A minimum of 30,000 events were acquired and analyzed using FloMax software (Partec GmbH, Münster, Germany). Lymphocytes and neutrophils were gated from all other leukocyte populations based on their forward and side scatter characteristics on dot plots and were confirmed using CD45 (pan leukocyte marker) staining . The percentage lymphocytes staining positive for CD4, CD8, WC1+ (γδ T cells), and MHC class II, and percentage of neutrophils staining positive for G1 was recorded. Surface expression of CD62L was recorded as mean fluorescence intensity (MFI) of CD62L-positive staining neutrophils. A threshold for positive staining cells was set using histograms identifying irrelevant isotype controls and PBS-0.01 (w/v) % BSA only treated leukocytes.
Phagocytic and oxidative burst activity assays
Data were acquired from 15,000 cells per sample and analysis was carried out using FloMax software (Partec Gmbh, Münster, Germany). For each sample, the percentage phagocytosis positive and oxidative burst positive cells within the neutrophil gate were recorded.
Acute phase protein response (fibrinogen and haptoglobin)
Blood collected into vacutainer tubes containing lithium heparin (8 mL) and sodium citrate (4.5 mL) was used to determine the concentration of haptoglobin and fibrinogen, respectively. Plasma was harvested following centrifugation at 1600 × g at 4°C for 15 min and stored at -80°C until assayed. Concentration of plasma haptoglobin was measured using an automatic analyzer (spACE, Alfa Wassermann, Inc., West Caldwell, NJ, USA) and commercial assay kit (Tridelta Development Ltd., Wicklow, Ireland) according to the manufacturer's procedure as described by . Concentration of fibrinogen was measured using an automatic analyzer (spACE, Alfa Wassermann, Inc., West Caldwell, NJ, USA) using a previously described method .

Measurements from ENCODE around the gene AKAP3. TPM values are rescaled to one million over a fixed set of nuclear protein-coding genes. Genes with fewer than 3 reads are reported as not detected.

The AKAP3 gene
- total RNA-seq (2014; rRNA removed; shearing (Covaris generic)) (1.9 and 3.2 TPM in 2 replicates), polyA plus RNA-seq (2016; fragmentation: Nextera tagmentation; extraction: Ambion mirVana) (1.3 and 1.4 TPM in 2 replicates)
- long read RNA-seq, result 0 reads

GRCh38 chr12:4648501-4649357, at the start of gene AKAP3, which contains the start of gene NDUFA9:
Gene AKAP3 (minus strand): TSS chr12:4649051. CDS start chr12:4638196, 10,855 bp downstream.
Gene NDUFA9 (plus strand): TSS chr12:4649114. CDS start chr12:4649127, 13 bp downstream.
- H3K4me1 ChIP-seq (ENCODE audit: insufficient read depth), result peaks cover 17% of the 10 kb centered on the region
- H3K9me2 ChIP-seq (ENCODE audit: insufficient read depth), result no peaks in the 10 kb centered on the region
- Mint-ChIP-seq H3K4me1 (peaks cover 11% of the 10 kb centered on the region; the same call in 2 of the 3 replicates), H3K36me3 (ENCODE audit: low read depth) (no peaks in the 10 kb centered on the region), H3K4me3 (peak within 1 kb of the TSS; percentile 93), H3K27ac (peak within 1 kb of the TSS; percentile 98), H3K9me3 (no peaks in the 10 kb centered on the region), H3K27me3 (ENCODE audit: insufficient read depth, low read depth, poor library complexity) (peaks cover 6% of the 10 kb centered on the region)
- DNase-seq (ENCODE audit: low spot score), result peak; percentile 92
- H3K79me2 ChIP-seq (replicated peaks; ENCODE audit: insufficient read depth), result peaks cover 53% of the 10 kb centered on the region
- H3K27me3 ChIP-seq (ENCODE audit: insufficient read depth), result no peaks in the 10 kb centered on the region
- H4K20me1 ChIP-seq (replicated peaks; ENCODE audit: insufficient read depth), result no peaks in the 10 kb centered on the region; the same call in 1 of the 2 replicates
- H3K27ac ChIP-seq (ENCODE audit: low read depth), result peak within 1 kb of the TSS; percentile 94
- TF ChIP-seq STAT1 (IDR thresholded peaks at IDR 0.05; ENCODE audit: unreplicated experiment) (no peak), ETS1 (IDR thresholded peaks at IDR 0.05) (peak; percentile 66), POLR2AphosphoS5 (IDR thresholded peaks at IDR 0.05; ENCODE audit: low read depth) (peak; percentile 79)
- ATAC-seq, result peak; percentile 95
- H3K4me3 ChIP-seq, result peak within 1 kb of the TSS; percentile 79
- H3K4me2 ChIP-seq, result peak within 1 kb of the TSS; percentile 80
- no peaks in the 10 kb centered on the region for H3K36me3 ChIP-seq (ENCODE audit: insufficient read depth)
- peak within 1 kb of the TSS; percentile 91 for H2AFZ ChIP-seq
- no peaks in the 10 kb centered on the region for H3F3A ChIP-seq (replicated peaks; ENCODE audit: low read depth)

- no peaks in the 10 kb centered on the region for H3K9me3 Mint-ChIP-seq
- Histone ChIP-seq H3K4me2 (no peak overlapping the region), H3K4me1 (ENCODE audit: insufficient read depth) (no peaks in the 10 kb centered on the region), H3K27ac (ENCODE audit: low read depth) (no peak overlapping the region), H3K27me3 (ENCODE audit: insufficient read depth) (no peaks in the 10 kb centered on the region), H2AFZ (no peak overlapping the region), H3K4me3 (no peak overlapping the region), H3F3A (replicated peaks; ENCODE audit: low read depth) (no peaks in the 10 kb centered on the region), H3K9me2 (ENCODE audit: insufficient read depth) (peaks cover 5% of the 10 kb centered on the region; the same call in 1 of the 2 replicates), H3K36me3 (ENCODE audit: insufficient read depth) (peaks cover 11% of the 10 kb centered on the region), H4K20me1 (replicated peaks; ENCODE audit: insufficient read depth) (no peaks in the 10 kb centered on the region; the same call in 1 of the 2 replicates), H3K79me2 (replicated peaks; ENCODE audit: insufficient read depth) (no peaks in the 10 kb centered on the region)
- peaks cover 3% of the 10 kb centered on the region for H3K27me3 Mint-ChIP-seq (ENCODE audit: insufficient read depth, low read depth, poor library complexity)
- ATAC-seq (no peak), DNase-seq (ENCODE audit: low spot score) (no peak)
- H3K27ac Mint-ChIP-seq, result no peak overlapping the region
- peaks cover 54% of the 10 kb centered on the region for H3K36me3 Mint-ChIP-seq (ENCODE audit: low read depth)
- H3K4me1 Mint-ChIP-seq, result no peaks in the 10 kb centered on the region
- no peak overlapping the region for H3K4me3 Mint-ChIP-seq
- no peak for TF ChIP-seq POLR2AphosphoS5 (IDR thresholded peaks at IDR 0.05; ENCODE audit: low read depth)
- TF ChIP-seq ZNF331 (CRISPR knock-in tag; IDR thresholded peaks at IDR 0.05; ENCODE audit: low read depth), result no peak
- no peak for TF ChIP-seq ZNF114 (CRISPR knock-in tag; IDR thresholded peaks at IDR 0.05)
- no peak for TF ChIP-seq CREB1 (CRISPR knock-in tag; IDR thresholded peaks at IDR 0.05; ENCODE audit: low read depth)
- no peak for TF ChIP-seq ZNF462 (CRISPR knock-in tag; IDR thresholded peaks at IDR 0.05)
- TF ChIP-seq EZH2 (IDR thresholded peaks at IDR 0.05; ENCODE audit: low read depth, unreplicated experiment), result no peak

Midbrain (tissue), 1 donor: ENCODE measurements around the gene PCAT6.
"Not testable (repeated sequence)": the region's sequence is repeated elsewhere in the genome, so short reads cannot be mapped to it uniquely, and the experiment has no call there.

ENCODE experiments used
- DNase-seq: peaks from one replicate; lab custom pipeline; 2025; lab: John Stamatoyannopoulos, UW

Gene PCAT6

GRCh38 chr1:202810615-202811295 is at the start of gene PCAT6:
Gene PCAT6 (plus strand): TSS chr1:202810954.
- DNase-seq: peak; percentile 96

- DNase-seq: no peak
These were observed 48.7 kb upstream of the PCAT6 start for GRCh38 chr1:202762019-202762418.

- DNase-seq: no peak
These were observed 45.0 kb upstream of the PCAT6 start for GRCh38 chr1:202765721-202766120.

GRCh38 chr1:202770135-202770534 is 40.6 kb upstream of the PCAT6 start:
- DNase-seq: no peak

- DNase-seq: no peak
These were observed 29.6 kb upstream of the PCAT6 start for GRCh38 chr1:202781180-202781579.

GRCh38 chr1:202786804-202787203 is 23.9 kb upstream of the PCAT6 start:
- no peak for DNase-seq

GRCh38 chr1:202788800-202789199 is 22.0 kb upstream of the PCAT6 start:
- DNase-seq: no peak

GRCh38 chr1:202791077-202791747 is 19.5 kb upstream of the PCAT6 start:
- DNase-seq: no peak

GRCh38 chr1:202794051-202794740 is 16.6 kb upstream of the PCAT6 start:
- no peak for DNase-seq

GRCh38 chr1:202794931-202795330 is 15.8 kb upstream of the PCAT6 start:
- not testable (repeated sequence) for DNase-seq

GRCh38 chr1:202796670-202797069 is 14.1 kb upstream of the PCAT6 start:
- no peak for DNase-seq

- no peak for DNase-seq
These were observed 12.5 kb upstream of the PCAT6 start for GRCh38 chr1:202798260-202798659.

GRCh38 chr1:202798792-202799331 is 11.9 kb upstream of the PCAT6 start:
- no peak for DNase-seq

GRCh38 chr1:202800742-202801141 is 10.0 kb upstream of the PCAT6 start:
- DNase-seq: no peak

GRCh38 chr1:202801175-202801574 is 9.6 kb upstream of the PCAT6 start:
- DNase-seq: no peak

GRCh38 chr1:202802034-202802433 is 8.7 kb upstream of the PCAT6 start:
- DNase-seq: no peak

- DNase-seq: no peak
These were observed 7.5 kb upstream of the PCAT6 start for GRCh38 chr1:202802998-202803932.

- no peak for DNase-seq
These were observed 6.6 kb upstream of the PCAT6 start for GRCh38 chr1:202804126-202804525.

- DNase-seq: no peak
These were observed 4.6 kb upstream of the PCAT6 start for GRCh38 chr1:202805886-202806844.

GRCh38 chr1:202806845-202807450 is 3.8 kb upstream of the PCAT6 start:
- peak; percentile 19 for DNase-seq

Blood collected into vacutainer tubes containing lithium heparin (8 mL) and sodium citrate (4.5 mL) was used to determine the concentration of metabolic variables on d -7, 0 (weaning), 2, 7 and 14. Plasma was harvested following centrifugation at 1600 × g at 4°C for 15 min and stored at -80°C until assayed. Concentration of plasma albumin, globulin, total protein, creatine kinase, non-esterified fatty acids (NEFA), glucose and β-hydroxybutyrate (βHB) were analysed on an automatic analyser (Olympus AU400, Japan) using reagents supplied by Olympus
Lying and walking behaviour was monitored using IceTag motion sensor pedometers (IceTag 2.004, IceRobotics, Midlothian, Scotland, UK) attached to the front left leg of each calf with a Velcro strap on d 0 (weaning and housing), and were removed on d 14. Data from IceTag pedometers were downloaded onto a PC with the software IceTag AnalyserTM (2.009), and steps per day, percentage of time spent lying, standing or active were registered. Seven complete days of data were used in the analysis.
Feeding behaviour was monitored using 24 h continuous camera recordings of each pen. Cameras were connected to a DVD recorder via a multi-vision system (Robot, duplex multiplexer), which allowed pictures from all cameras to be viewed on one screen at one time, and were calibrated with time and date settings. For each pen, behavioural observations were recorded on d 0 (weaning and housing), 1, 2, 3, 7 and 14. The calves were observed by instantaneous scan sampling and the interval between scans was 10 min. Each pure-bred Simmental calf was identified by body markings and observed for eating concentrates (head in the concentrate trough), eating silage at the feed face and drinking water. The number of times each behaviour occurred was recorded for each scan time point.